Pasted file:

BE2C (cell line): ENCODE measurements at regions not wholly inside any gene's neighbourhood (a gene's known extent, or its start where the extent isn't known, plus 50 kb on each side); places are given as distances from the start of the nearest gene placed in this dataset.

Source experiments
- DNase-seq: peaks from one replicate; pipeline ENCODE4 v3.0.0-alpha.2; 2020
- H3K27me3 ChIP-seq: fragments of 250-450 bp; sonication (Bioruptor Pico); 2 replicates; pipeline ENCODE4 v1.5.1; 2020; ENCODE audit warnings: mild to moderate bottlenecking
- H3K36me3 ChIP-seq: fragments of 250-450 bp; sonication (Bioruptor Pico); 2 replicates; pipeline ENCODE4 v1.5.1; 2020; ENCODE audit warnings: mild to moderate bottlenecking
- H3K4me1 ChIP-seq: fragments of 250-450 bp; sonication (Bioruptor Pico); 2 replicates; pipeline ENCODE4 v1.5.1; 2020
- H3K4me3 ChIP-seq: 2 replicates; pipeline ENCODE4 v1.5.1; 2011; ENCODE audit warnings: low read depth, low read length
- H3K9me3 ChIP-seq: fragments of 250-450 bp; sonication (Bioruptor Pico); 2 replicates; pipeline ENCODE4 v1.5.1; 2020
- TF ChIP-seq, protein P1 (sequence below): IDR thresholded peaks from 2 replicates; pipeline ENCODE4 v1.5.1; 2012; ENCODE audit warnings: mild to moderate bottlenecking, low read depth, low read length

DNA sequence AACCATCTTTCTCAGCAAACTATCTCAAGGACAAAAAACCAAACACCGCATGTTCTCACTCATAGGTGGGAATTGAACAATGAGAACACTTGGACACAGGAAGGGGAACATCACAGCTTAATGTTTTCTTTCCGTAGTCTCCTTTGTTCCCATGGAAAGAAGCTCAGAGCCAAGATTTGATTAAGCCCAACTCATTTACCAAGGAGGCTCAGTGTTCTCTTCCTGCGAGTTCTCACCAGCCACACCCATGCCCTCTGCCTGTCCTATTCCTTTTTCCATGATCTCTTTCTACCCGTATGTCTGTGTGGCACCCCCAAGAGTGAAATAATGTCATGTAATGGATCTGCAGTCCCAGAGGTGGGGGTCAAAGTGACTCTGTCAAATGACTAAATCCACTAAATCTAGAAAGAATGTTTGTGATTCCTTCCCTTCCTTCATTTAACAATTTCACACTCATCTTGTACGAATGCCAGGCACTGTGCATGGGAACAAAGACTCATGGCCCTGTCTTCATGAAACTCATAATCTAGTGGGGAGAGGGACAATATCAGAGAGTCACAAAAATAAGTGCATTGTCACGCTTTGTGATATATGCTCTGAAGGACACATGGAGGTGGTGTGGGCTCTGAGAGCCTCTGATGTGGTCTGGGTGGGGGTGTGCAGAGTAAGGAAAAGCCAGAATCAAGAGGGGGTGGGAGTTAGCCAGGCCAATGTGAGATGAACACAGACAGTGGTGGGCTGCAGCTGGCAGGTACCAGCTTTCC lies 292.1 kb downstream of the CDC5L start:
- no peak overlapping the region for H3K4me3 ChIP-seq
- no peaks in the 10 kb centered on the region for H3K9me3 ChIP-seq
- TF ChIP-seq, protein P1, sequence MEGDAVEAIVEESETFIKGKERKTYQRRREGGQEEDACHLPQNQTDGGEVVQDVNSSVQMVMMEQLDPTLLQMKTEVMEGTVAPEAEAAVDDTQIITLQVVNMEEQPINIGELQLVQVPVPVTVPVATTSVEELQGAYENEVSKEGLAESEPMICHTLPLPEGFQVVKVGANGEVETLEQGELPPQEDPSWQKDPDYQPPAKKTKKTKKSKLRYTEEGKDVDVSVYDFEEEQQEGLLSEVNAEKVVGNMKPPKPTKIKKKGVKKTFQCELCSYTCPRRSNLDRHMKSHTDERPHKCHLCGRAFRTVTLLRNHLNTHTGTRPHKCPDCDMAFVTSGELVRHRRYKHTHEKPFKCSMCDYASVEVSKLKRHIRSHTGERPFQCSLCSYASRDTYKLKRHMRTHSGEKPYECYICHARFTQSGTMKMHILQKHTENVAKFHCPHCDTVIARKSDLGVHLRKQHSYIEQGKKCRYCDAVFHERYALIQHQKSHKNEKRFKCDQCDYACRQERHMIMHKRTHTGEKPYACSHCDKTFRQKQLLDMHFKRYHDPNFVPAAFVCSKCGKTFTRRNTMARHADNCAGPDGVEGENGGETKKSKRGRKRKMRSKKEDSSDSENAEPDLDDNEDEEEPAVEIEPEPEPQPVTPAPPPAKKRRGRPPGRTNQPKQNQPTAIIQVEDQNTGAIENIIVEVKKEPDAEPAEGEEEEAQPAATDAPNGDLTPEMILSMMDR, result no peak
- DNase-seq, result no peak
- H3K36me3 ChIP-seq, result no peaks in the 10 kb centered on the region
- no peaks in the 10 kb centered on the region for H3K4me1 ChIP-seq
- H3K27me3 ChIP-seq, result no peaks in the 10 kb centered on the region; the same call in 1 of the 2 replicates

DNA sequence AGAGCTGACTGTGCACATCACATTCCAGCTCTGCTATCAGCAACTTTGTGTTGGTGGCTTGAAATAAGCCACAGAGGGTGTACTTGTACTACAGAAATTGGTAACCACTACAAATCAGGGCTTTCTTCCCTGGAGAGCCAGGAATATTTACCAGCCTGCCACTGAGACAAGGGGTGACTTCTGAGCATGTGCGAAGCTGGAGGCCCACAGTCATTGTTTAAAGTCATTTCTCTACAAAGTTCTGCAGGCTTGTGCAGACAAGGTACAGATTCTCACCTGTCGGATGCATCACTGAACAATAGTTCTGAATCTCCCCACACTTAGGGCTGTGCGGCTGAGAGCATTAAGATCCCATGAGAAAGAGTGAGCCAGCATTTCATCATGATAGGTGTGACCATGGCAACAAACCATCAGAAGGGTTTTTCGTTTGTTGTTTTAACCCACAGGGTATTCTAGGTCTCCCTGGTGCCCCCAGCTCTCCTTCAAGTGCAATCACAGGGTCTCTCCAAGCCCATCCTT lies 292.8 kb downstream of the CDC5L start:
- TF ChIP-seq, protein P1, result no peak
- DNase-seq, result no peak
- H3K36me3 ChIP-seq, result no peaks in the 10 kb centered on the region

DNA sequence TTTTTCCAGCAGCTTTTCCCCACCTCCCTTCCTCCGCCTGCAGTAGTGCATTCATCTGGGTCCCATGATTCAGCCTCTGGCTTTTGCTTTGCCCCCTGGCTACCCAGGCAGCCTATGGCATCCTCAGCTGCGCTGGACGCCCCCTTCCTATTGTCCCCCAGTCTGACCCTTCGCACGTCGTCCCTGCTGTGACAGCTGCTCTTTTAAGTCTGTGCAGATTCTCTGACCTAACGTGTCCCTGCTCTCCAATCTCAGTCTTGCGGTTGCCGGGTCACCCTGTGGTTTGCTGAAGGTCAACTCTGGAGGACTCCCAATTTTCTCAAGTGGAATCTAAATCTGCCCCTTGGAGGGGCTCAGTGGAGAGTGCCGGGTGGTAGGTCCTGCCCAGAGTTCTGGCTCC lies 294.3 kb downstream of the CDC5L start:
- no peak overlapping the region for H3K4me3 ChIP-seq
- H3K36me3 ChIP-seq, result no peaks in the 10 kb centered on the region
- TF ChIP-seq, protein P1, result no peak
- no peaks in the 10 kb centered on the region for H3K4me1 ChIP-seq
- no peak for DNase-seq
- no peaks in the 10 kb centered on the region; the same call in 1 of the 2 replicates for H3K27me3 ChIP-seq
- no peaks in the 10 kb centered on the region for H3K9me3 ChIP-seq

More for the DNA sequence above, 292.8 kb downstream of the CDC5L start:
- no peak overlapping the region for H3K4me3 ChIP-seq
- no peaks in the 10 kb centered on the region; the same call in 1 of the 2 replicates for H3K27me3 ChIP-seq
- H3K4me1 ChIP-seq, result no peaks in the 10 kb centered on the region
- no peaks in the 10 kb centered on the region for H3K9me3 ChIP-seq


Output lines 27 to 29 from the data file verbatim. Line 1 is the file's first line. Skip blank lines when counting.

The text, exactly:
- no peak for DNase-seq
- no peaks in the 10 kb centered on the region; the same call in 1 of the 2 replicates for H3K27me3 ChIP-seq
- no peaks in the 10 kb centered on the region for H3K9me3 ChIP-seq